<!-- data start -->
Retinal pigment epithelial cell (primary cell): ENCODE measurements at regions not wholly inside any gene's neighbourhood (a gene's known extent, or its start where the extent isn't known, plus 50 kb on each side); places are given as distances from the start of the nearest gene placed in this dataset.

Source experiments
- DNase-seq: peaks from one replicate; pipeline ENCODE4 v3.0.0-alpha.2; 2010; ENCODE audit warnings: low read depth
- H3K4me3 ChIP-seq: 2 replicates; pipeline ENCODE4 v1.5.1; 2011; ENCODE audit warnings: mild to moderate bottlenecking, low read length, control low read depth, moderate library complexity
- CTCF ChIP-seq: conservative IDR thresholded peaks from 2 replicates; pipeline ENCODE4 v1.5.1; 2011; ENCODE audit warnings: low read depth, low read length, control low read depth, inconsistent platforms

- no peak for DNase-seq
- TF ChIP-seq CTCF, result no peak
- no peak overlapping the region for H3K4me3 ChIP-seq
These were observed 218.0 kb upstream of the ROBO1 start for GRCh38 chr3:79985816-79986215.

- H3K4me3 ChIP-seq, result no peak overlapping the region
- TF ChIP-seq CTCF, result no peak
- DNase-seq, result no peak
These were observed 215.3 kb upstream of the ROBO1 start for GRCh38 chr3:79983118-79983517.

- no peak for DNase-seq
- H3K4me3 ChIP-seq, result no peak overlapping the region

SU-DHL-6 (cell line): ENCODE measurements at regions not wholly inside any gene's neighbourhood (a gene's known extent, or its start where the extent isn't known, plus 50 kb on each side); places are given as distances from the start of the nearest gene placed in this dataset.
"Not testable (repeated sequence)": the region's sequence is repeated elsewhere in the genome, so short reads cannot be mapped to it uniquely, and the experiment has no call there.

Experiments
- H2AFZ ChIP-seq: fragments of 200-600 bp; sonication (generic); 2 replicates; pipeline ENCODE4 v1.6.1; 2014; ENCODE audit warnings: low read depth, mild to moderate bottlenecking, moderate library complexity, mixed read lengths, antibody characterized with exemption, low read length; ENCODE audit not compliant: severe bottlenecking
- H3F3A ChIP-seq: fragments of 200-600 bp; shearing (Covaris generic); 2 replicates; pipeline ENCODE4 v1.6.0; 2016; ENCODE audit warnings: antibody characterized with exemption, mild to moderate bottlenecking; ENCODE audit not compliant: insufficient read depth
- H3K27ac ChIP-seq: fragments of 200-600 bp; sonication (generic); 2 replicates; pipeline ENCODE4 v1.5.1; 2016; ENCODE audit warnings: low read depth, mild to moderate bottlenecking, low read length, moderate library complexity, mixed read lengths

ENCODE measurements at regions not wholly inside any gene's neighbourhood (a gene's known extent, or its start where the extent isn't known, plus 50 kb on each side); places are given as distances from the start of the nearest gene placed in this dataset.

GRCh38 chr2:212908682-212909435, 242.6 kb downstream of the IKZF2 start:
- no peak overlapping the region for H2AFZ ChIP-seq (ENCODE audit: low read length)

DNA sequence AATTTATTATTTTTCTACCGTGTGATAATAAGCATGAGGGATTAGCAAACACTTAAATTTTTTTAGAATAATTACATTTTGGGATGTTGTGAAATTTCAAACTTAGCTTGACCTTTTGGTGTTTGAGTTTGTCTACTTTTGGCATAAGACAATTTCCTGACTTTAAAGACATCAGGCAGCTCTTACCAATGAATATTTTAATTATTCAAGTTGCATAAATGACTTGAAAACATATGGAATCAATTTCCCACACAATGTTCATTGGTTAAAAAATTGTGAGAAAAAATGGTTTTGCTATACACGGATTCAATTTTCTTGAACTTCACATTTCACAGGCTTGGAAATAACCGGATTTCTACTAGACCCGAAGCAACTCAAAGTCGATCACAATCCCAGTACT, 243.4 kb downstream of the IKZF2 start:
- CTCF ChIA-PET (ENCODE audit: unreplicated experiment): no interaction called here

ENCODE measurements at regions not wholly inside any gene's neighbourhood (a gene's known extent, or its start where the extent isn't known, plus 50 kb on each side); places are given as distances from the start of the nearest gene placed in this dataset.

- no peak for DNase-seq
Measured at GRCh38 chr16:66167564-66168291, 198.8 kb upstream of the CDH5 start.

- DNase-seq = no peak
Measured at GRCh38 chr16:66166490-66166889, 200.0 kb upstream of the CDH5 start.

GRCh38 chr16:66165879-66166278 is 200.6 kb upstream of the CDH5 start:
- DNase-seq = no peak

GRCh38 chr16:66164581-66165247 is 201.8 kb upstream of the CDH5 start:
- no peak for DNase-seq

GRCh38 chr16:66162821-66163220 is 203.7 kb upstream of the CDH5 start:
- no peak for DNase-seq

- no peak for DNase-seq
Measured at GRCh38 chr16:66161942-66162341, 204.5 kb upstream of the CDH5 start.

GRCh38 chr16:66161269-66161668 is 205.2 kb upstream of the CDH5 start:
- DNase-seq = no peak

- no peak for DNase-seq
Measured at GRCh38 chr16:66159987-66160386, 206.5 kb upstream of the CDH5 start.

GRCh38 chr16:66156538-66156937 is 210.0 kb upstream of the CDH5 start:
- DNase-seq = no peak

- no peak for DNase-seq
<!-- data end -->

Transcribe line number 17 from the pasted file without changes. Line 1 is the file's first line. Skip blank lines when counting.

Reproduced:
"Not testable (repeated sequence)": the region's sequence is repeated elsewhere in the genome, so short reads cannot be mapped to it uniquely, and the experiment has no call there.